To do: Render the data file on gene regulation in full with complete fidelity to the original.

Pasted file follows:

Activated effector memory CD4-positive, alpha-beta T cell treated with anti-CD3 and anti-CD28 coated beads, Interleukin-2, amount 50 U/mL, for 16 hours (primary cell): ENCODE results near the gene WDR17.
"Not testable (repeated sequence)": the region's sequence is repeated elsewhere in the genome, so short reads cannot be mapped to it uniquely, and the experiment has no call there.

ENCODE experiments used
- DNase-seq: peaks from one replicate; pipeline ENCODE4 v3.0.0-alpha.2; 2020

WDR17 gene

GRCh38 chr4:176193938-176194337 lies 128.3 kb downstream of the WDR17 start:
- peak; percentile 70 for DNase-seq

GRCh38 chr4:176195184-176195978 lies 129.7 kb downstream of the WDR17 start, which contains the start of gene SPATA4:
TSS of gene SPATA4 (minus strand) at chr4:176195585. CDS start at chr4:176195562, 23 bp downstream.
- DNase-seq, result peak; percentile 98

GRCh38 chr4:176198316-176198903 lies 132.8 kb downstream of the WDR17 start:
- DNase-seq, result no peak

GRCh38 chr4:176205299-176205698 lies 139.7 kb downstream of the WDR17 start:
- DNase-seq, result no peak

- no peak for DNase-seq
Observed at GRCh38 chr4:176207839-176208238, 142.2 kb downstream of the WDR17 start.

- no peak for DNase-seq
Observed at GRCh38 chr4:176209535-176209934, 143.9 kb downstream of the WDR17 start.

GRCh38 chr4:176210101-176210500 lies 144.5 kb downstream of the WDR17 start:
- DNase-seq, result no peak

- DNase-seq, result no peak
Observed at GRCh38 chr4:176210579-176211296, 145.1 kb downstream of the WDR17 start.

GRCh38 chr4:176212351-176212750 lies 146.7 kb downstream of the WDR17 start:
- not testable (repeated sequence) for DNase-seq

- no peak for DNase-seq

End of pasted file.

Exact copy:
Activated effector memory CD4-positive, alpha-beta T cell treated with anti-CD3 and anti-CD28 coated beads, Interleukin-2, amount 50 U/mL, for 16 hours (primary cell): ENCODE results near the gene WDR17.
"Not testable (repeated sequence)": the region's sequence is repeated elsewhere in the genome, so short reads cannot be mapped to it uniquely, and the experiment has no call there.

ENCODE experiments used
- DNase-seq: peaks from one replicate; pipeline ENCODE4 v3.0.0-alpha.2; 2020

WDR17 gene

GRCh38 chr4:176193938-176194337 lies 128.3 kb downstream of the WDR17 start:
- peak; percentile 70 for DNase-seq

GRCh38 chr4:176195184-176195978 lies 129.7 kb downstream of the WDR17 start, which contains the start of gene SPATA4:
TSS of gene SPATA4 (minus strand) at chr4:176195585. CDS start at chr4:176195562, 23 bp downstream.
- DNase-seq, result peak; percentile 98

GRCh38 chr4:176198316-176198903 lies 132.8 kb downstream of the WDR17 start:
- DNase-seq, result no peak

GRCh38 chr4:176205299-176205698 lies 139.7 kb downstream of the WDR17 start:
- DNase-seq, result no peak

- no peak for DNase-seq
Observed at GRCh38 chr4:176207839-176208238, 142.2 kb downstream of the WDR17 start.

- no peak for DNase-seq
Observed at GRCh38 chr4:176209535-176209934, 143.9 kb downstream of the WDR17 start.

GRCh38 chr4:176210101-176210500 lies 144.5 kb downstream of the WDR17 start:
- DNase-seq, result no peak

- DNase-seq, result no peak
Observed at GRCh38 chr4:176210579-176211296, 145.1 kb downstream of the WDR17 start.

GRCh38 chr4:176212351-176212750 lies 146.7 kb downstream of the WDR17 start:
- not testable (repeated sequence) for DNase-seq

- no peak for DNase-seq